Wednesday. His bride-to-be is Miss .
Lue Scott, of Abilene, Tex., Governor '.
Lubbock left Austin this morning for :
This will be the third time Govern- .
or Lubbock has married. His . second
wife died one year ago this month.
He is in his ninetieth year and his ,
bride is said to be quite young. He
is quite wealthy. He was the Confed?
erate war governor of Texas and was
captured with Jefferson Davis and
John H. Reagin at the close of the
Birmingham, Aug. 13.-At today's
session of the arbitration board, which
is considering the differences between
the Alabama miners and operators, the
-testimony was largely of a technical
character, the object being to get tes?
timony regarding the differential wages
between the two mines.
Witness Herbert, for the operators,
created a sensation when he stated
that the earnings of certain miners as
:set forth by the operators did not re?
present their net earnings, because
the cost of powder, oil,* etc., has not
been deducted. The witness for the
operators had testified that some min?
cers had earned as much as $135 per
At the conclusion of Mr. Herbret's
testimony T. G. Bush, president of
the Alabama Consolidated Coal and
Iron Company, was called. Col. Bush
insisted that conditions about the
?saines were good. He said the com?
pany provided at its expense at each
camp, schools churches and hospitals.
Teachers cost the miners nothing and
physicians' services were free in cases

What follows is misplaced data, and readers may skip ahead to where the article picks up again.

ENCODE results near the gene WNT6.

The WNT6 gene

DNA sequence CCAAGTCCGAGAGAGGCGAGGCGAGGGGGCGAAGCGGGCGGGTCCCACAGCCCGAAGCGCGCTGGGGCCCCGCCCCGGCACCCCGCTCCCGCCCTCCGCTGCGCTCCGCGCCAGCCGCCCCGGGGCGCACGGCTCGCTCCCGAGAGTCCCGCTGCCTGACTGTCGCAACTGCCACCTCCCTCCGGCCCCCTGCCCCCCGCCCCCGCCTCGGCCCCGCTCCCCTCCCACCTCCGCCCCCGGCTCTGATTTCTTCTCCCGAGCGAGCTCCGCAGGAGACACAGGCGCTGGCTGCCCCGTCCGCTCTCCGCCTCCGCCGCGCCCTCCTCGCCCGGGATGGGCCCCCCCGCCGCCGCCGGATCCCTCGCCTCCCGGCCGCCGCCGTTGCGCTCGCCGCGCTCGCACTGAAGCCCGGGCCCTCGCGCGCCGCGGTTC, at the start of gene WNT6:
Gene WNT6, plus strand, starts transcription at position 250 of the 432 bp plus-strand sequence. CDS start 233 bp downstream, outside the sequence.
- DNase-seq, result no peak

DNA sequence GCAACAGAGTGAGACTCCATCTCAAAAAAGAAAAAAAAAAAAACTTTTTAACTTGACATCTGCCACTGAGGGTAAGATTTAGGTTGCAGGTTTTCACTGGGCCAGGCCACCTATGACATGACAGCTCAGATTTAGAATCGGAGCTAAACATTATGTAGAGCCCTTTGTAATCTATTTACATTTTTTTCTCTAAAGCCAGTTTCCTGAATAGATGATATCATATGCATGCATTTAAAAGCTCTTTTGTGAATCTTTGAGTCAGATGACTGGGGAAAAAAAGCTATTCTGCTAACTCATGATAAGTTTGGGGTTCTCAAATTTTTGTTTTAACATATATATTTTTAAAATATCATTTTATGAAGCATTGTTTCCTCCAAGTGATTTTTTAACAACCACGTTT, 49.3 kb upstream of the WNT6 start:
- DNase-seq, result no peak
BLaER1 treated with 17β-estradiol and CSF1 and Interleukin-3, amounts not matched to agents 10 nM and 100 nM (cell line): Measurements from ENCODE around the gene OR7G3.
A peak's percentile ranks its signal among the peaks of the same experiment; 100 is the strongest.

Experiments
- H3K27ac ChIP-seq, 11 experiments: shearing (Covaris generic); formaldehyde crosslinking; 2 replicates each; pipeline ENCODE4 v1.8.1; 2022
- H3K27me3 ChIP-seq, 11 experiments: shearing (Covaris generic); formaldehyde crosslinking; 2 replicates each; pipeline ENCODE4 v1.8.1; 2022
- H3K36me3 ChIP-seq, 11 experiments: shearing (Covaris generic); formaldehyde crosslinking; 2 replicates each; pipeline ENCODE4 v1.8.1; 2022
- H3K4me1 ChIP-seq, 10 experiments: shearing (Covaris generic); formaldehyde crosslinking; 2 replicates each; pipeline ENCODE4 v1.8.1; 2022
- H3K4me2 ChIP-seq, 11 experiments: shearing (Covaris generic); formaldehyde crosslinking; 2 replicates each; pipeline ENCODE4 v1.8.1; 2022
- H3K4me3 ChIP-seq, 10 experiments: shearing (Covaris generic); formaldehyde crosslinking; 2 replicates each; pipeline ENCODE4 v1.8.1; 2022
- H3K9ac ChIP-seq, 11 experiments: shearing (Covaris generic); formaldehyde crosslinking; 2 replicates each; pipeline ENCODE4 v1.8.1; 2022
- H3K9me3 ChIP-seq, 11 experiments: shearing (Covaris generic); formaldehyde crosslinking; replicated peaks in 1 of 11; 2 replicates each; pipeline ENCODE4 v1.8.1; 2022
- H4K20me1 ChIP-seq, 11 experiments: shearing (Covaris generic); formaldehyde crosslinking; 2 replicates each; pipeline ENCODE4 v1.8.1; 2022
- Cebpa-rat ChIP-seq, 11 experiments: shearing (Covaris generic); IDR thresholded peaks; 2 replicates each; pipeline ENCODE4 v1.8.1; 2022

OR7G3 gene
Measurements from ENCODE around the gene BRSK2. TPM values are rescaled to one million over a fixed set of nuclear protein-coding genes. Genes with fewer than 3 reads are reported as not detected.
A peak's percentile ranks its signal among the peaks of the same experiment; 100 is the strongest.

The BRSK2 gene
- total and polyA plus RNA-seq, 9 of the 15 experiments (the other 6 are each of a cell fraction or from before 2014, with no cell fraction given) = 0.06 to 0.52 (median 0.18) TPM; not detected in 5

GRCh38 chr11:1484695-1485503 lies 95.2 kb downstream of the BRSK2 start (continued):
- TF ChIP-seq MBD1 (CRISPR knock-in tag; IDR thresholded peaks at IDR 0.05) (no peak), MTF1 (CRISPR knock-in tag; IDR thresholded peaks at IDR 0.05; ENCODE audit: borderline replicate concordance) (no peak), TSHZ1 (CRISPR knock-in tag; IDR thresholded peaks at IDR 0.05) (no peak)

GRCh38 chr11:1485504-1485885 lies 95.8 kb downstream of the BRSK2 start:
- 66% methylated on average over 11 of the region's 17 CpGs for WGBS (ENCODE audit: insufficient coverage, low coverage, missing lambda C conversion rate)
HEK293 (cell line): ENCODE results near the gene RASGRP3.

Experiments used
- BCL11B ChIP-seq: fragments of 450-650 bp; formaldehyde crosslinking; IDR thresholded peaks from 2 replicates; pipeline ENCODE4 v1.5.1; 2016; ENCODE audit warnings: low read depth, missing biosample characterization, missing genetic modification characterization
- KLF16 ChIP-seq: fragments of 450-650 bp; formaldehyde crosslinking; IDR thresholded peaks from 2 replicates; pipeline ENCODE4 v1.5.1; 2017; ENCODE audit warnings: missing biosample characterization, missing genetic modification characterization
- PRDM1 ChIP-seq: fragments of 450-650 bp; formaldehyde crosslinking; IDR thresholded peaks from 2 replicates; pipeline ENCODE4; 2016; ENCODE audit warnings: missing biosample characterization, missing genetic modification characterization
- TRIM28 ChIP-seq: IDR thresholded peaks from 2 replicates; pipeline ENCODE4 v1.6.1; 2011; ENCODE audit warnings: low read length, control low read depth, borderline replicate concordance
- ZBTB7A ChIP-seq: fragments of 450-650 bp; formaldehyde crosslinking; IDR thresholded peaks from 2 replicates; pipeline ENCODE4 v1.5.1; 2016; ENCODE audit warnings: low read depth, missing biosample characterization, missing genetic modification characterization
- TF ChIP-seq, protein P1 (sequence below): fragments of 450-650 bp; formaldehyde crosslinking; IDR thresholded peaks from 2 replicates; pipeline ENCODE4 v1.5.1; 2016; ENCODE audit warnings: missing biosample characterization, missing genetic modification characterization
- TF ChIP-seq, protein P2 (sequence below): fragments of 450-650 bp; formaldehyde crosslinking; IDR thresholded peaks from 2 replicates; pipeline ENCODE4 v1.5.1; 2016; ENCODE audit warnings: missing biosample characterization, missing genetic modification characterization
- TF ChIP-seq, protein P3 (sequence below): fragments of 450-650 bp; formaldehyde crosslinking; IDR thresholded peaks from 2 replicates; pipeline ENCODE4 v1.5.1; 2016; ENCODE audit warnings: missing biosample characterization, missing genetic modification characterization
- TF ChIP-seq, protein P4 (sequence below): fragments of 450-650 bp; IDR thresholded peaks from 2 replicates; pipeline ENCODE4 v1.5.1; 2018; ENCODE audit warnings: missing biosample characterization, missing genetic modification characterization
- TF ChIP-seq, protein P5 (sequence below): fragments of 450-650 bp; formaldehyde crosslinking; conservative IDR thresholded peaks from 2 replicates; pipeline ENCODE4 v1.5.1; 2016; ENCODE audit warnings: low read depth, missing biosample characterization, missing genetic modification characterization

?of injury. Houses were furnished at a
monthly rental of $1 to SI. 25. CoL
Bush was still on the stand at the
time of the adjournment for the day.
Maniac's Terrible Deed.
Winfield Kas. Aug. 13.--Gilbert
Trigg aged 30 years, supposed to be
insane, appeared on the principal
street of this town tonight with a
double-barreled shotgun and fired both
charges deliberately into a crowd of
five thousand people, who were lis?
tening to a band concert. He killed
three persons fatally injured three and
shot twenty others of whom six may
die. Trigg was himself killed by a
Charles! oni Aug. 13.-Jerome Stark
of Columbia, a lineman in the employ
of the Bell Telephone company, came
in contact with a live wire this after?
noon while at work on a pole and fell
a distance of 60 feet to the pavement.
Fortunately his, fay was broken by
coming down upon a fellow worker
and he suffered no serious bodily in?
jury. His right hand was badly burn?
ed by the wire.
Bulgaria Expects . War and is
Looking Daily for the Turks
To Begin a General Massacre of the
Christains in Macedonia.
Sofia, Bulgaria, Aug. 12.-The Bul?
garian foreign office has received very
disquieting news from its agent at
Uskub. The Mussulmans there are
daily gathering in the mosques, and it
is feared that a massacre of the Chris?
tians is impending. Officials here ex?
press the belief that the intervention
of the Powers alone can prevent a dis?
The whole Bulagrian Government
takes a decidedly pessimistic view of
the situation, and the officials openly
express their fears that a general mas?
sacre of the Christians of Macedonia is
inevitable-possibly within four days,
and almost certainly wihin a fortnight
Meanwhile the Government continues
to maintain its peaceful attitude, but
it believes that a sudden development
of affairs across the border may at any
moment render ?he authorities power?
less to prevent war.
. The reports from Bulgarian official
agents in Macedonia show that affairs
are rapidly growing worse. The fact